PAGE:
Attempting to look at the nativity story with fresh eyes is always a difficult task. It’s so familiar, so ingrained in our psyche through school plays, Christmas cards, and the knowing nods and winks in the adverts. Year after year, as soon as the word ‘nativity’ is uttered, the same old sights and stories roll through our minds.
The angel Gabriel appears to Mary, adorned with a tea towel, and tells her she is going to have a baby. Mary and her fiancé Joseph (also wearing a tea-towel) wander down to Bethlehem only to discover there’s no room in the local Premier Inn. After cutting about Bethlehem, they find themselves in a stable and out pops the baby Jesus. Tinsel-topped angels then appear to shepherds who are wearing (you guessed it) tea towels and the three kings rock up with some questionable gift choices – you know the drill.
But with our nostalgic, 21st Century vision we impose ideas and images onto the story that just do not feature in the stories we find in Matthew and Luke’s Gospels. In our modern reimagining of the story, we miss the subtle historical and cultural details woven into the narrative.
For example, the three kings in the nativity story have traditionally been called Melchior, Caspar, and Balthazar. However, not only are these three kings unnamed in the Gospel of Matthew, they aren’t actually called kings – they’re called Magi, or wise men. Not only are these wise men unnamed and not kings, we also don’t know whether there were three of them. This unnumbered group of wise men brought gold, frankincense, and myrrh. It would not be a stretch of the imagination to think of six wise men who brought only three types of gifts.
In a similar vein, over the course of this short series we will look at some of the aspects of the nativity story that our retellings miss and the theological significance these ‘hidden’ motifs reveal.
In those days a decree went out from Caesar Augustus that all the world should be registered. This was the first registration when Quirinius was governor of Syria. And all went to be registered, each to his own town. And Joseph also went up from Galilee, from the town of Nazareth, to Judea, to the city of David, which is called Bethlehem, because he was of the house and lineage of David, to be registered with Mary, his betrothed, who was with child. And while they were there, the time came for her to give birth. And she gave birth to her firstborn son and wrapped him in swaddling cloths and laid him in a manger, because there was no place for them in the inn. Luke 2.1-7 (ESV)
Luke opens his story by name dropping the Emperor of Rome, the most powerful person in the Roman world. Augustus’ power extended far beyond his reign as emperor. Both his name, Caesar, and his title, Augustus, became the titles of rulers of the Roman Empire and beyond (e.g. Kaiser/Tsar or Charlemagne’s styling as serenissimus augustus). The imperial cult of Augustus, Divus Augustus, remained the official state religion of the Roman Empire until 391AD, nearly four hundred years after Augustus’ death. Luke’s nativity scene starts with the actions of this powerful ruler.
Right from the beginning, Luke throws a curveball. We very quickly begin to see this story is not about Augustus at all. Rather than Caesar and the census of the Roman world being the focal point of the narrative, they’re a mere footnote. Instead of dedicating expensive ink and papyrus to the deified Emperor, Luke’s gaze is elsewhere. Augustus’ and his census fade into the background, allowing some very ordinary people to come to fore.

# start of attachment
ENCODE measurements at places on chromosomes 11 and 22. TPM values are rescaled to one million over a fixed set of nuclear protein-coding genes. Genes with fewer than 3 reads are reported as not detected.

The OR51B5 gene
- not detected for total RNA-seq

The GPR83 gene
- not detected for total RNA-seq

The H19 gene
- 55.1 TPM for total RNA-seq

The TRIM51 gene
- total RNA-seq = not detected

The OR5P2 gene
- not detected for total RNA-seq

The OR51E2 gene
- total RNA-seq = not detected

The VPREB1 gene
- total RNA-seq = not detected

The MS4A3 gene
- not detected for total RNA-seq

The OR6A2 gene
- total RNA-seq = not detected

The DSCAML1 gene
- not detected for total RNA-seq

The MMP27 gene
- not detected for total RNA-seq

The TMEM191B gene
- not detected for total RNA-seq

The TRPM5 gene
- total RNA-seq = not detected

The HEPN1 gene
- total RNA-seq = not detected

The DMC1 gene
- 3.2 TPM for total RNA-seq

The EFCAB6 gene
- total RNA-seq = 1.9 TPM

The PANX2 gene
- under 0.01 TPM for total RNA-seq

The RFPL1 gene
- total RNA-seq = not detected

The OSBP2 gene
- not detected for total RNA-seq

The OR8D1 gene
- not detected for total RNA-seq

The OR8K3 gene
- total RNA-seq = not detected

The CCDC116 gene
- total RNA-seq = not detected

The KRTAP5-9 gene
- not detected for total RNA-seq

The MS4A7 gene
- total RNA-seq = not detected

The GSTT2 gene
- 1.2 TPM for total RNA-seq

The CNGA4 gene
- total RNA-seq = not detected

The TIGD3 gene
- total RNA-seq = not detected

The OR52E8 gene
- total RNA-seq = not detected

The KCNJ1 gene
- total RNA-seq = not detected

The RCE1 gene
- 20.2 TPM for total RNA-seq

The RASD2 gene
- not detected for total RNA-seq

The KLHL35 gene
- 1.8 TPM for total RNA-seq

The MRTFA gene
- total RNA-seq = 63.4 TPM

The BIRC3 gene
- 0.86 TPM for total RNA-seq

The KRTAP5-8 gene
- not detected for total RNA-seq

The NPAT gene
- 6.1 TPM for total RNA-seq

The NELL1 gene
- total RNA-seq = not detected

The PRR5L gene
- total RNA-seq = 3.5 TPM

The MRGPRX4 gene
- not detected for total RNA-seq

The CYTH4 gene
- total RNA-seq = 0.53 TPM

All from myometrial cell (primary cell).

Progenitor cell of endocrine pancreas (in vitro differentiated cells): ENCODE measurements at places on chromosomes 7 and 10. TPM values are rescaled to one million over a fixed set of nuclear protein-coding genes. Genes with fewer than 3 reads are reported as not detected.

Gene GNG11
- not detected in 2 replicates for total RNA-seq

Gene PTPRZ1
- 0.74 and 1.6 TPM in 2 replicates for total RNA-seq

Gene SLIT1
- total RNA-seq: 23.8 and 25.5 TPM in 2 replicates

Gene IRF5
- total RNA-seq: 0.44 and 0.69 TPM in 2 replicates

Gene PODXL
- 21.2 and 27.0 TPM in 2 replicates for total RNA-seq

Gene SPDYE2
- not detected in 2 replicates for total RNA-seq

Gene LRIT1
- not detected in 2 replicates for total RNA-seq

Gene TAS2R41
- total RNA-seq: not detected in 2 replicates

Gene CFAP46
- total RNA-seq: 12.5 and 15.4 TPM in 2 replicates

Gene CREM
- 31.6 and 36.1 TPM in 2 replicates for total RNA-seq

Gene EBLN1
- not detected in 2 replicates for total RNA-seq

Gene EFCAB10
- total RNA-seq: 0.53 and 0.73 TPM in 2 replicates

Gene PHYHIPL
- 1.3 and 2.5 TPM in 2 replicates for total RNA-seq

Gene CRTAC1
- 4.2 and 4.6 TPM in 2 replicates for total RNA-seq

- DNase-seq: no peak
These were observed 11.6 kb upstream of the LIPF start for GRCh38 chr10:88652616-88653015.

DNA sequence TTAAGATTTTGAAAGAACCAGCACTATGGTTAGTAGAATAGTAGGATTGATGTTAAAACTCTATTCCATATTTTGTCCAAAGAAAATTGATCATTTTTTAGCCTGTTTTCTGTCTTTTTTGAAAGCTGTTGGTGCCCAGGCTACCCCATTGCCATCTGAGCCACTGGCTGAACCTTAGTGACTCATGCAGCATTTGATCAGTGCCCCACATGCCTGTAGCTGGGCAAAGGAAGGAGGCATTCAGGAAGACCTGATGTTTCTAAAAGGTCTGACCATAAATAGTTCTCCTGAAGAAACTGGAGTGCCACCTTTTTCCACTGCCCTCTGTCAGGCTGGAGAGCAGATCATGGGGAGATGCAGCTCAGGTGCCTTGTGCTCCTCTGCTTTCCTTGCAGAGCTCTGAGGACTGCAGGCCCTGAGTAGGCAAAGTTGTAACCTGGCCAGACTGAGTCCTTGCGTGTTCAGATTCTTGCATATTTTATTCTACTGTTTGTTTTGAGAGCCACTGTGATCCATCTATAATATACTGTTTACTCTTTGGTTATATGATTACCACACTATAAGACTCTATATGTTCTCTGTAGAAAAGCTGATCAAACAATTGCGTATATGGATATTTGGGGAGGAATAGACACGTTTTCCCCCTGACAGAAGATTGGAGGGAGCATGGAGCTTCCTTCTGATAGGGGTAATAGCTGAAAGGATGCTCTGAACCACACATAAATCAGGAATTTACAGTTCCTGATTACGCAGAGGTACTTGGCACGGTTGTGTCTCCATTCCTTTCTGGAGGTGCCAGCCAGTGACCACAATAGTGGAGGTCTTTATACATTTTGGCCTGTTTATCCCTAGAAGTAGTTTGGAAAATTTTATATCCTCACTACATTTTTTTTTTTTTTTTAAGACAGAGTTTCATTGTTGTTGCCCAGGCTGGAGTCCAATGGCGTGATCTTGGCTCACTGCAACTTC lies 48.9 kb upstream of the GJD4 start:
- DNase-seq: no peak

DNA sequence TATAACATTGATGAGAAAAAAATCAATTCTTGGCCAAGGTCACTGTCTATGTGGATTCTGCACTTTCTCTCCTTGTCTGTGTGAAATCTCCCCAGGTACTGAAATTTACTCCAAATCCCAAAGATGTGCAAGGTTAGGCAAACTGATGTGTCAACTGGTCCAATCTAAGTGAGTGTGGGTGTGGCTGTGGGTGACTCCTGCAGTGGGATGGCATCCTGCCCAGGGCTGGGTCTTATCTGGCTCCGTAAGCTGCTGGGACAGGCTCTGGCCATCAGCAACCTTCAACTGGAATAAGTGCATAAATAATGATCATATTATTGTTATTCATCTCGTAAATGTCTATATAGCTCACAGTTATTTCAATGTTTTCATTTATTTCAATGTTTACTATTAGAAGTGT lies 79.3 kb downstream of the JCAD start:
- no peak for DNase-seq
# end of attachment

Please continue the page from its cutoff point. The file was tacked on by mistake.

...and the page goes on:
Joseph, as we learn later on in the Gospels, is a carpenter. The contrast between the occupations of Caesar and Joseph is stark. Caesar Augustus, the head of the Roman Empire, political power, military might, and wealth beyond compare lay at his fingertips. All that lay at Joseph’s fingertips were splinters and cuts from a life of rugged craftsmanship and carpentry – a profession the orator Cicero called ‘vulgar’ and compared with slavery.
And yet, this is the focal point of Luke’s story. Despite containing a deified figure who would be the centre of the official religion of Roman for four centuries, Luke’s narrative focuses on a different deified figure. The sheer number of words dedicated to Jesus in Luke’s Gospel show where his priorities lie and who he is pointing the reader towards. ‘If you want to know a deified king, do not look at Caesar, but Jesus. Do not look at the one with supreme temporal power but at this baby in an animal’s feeding trough.’
We are familiar enough with the nativity accounts that this isn’t all that surprising. Nevertheless, imagine being a political historian in the UK today and choosing not to write about a Prime Minister or another world leader but about a person from Darwen who never held a single political office (if you’re not sure where Darwen is, that is exactly my point; apologies to any Darreners reading). And yet, that is what Luke chooses to do.
Cutting through the sentimental repetitions of the nativity story we see a politically and theologically loaded narrative. The deified ‘King’ of the Roman Empire is far less significant than the deified infant King above all kings. Though that is an easy enough assessment to make with two thousand years’ hindsight, Luke’s nativity is prophetic and profound – his estimation of the significance of Jesus was spot on and, a message for the 21st century reader, God turns up in the most unlikely of places.
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